There are two distinct pathways by which most people come to oral and oropharyngeal cancer. One is through the use of alcohol and tobacco, and the other is through the exposure to the HPV (human papilloma virus.) This is the same virus responsible for the vast majority of cervical cancers in women. If you have HPV, you are 30 times more likely to get oral cancer. This is why everyone should perform an oral cancer screening each month. Please click the link for more information on how you can perform your monthly self exam.
What are the symptoms of oral cancer?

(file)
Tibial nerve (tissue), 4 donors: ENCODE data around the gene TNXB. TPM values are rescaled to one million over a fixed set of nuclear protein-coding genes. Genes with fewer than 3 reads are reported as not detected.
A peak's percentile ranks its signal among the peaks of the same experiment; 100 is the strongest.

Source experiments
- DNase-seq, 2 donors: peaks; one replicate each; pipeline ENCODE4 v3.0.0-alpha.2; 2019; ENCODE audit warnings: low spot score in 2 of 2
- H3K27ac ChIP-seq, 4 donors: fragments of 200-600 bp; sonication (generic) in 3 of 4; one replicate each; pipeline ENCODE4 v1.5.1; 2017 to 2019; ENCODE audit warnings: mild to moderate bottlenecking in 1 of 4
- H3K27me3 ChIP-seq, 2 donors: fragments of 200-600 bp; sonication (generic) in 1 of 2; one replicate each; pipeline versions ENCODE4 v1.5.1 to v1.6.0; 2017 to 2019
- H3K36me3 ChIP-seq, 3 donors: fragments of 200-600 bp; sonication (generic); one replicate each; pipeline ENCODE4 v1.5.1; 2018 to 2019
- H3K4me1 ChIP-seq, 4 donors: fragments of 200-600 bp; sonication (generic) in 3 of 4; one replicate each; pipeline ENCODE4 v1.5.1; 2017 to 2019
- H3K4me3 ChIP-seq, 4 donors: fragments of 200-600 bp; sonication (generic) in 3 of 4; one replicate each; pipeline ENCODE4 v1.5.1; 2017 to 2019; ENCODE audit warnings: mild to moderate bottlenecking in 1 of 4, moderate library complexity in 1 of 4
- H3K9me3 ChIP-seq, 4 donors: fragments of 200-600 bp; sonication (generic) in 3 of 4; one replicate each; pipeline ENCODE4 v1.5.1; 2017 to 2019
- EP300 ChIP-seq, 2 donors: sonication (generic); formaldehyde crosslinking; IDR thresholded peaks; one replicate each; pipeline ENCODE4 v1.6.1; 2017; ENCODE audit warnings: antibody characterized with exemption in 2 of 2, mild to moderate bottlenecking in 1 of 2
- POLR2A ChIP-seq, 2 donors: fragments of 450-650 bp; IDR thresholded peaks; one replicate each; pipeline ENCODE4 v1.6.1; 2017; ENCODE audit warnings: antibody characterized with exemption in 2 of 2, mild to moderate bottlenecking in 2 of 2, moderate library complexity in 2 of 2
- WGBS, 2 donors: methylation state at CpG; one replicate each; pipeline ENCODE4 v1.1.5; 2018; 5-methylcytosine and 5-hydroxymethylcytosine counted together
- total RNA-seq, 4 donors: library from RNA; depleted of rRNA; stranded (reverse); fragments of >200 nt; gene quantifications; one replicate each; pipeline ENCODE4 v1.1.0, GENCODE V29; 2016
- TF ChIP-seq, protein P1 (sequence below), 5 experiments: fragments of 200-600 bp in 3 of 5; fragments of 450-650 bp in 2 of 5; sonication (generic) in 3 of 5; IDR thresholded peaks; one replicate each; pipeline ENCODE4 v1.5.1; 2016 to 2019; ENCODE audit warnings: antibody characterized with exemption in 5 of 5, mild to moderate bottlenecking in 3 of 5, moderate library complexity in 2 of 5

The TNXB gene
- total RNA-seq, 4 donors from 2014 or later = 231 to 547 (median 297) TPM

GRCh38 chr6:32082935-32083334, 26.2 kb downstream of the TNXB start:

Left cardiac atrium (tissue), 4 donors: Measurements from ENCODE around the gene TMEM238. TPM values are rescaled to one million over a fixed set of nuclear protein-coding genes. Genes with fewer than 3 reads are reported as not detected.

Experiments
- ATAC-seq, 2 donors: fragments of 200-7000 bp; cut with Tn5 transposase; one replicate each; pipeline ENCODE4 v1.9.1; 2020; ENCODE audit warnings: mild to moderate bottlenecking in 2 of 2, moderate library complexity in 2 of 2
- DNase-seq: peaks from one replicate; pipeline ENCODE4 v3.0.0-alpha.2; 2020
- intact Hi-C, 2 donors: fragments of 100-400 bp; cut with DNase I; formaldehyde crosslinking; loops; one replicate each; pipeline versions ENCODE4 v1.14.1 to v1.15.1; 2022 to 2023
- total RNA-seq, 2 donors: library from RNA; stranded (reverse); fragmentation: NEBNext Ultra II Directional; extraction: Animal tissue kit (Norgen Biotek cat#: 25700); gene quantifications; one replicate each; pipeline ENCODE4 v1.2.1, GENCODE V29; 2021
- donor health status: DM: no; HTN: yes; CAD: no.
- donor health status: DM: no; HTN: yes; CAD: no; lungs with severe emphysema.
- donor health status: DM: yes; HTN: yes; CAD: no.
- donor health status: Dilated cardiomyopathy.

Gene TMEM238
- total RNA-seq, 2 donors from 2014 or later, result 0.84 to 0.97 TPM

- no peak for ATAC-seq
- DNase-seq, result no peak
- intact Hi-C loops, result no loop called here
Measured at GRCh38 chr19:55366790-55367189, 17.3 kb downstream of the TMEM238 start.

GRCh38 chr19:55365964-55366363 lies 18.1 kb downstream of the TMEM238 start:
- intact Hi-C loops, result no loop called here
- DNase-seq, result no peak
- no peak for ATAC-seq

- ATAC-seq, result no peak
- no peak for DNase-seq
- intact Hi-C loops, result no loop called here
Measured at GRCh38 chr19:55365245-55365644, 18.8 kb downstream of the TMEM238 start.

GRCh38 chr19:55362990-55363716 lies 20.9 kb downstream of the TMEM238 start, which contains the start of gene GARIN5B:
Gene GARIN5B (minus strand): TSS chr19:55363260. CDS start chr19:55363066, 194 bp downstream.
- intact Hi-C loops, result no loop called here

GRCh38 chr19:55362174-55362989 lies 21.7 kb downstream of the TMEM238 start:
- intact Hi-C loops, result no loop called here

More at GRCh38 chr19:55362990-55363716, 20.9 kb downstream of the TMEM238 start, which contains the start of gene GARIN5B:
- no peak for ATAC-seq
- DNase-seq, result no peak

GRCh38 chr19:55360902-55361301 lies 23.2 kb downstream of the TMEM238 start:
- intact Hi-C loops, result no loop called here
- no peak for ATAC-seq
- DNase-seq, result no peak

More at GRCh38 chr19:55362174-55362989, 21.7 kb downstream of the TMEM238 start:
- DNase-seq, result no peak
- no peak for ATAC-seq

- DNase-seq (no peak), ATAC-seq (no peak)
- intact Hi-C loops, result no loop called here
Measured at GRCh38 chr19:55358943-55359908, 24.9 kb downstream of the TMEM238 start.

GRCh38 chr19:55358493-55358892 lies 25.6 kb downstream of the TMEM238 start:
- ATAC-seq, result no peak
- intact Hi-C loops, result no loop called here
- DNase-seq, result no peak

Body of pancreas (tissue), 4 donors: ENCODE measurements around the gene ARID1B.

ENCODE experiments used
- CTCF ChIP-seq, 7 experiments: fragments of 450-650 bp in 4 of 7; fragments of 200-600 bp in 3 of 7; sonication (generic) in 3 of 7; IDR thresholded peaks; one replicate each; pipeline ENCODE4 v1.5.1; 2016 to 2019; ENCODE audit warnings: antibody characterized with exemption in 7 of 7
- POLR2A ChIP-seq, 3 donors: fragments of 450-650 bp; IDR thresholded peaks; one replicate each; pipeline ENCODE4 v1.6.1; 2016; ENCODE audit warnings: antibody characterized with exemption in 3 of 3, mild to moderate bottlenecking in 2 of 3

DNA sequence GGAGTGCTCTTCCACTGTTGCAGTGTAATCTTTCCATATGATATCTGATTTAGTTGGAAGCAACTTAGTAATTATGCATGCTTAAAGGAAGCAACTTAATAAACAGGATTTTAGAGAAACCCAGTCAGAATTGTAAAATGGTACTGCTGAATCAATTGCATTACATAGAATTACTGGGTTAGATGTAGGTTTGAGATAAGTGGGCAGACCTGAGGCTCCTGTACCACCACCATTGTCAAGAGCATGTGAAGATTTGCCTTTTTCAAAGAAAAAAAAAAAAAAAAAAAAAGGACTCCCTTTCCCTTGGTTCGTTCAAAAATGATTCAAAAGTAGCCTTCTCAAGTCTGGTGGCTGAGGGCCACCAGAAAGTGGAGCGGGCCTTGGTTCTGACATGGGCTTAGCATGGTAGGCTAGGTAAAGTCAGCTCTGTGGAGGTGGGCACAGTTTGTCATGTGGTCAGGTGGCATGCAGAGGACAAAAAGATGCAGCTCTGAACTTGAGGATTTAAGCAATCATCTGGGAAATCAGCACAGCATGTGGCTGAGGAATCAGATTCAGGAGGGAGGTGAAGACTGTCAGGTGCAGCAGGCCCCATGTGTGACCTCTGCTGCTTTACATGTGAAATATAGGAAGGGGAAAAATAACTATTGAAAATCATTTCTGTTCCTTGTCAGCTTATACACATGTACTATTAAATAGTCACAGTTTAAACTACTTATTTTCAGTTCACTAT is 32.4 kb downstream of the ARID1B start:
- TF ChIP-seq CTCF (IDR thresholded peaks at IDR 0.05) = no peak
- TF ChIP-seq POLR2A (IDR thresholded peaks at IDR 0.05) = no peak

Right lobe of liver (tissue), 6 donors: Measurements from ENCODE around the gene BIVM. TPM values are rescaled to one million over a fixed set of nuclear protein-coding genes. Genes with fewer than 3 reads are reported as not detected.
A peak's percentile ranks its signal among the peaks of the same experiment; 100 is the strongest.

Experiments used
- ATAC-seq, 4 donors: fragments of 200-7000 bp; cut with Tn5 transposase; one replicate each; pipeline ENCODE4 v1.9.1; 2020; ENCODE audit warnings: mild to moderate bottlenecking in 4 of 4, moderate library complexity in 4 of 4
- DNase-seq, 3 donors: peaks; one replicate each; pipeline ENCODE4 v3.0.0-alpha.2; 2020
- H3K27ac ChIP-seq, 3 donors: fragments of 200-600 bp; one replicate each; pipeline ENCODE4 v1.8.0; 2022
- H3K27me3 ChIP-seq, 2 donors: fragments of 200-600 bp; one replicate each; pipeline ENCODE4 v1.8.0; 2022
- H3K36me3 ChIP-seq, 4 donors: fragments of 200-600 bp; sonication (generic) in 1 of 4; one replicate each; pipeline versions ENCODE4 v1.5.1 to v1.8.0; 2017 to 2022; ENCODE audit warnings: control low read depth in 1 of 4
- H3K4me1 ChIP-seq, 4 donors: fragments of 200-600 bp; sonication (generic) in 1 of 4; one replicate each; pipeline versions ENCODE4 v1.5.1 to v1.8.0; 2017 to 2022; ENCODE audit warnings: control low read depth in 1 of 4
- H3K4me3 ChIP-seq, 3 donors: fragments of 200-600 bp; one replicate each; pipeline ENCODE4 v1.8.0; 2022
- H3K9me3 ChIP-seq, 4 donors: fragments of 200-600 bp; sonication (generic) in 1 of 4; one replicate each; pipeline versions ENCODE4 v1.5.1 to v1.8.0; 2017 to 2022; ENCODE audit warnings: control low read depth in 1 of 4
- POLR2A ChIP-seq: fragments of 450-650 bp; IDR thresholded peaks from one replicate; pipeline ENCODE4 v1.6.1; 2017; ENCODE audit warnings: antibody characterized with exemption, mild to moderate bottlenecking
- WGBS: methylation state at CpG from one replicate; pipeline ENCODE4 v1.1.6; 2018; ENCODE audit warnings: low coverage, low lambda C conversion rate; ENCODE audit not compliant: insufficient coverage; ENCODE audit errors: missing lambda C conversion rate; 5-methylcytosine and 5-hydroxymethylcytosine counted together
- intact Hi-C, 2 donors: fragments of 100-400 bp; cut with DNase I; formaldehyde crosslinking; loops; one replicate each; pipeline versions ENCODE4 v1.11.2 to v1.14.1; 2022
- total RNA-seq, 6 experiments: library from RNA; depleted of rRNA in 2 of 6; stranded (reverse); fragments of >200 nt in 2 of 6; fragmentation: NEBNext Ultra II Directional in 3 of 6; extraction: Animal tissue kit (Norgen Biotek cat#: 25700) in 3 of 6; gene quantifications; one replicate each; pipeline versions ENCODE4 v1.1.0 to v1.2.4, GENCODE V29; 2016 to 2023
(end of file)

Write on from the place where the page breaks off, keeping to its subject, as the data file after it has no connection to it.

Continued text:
- Sore or irritation that doesn’t go away
- Red or white patches
- A lump, thickening, rough spot, crust or small eroded area
- Difficulty chewing, swallowing, speaking or moving your tongue or jaw
- A change in the way your teeth fit together when you close your mouth
How your dentist can help detect oral cancer:
During your exam, your dentist evaluates changes in your medical history and whether you’ve been having any new or unusual symptoms. Then, your dentist will check your oral cavity. This includes your lips, cheek lining, gums, the front part of your tongue, the floor of your mouth, which includes the underside of your tongue, and the roof of your mouth.
What happens if my dentist finds something suspicious?
Your dentist won’t be able to tell right away if what he is looking at is cancerous, so he may refer you for testing. Together, you and your dentist can create the best strategy for diagnosis, treatment, and prevention.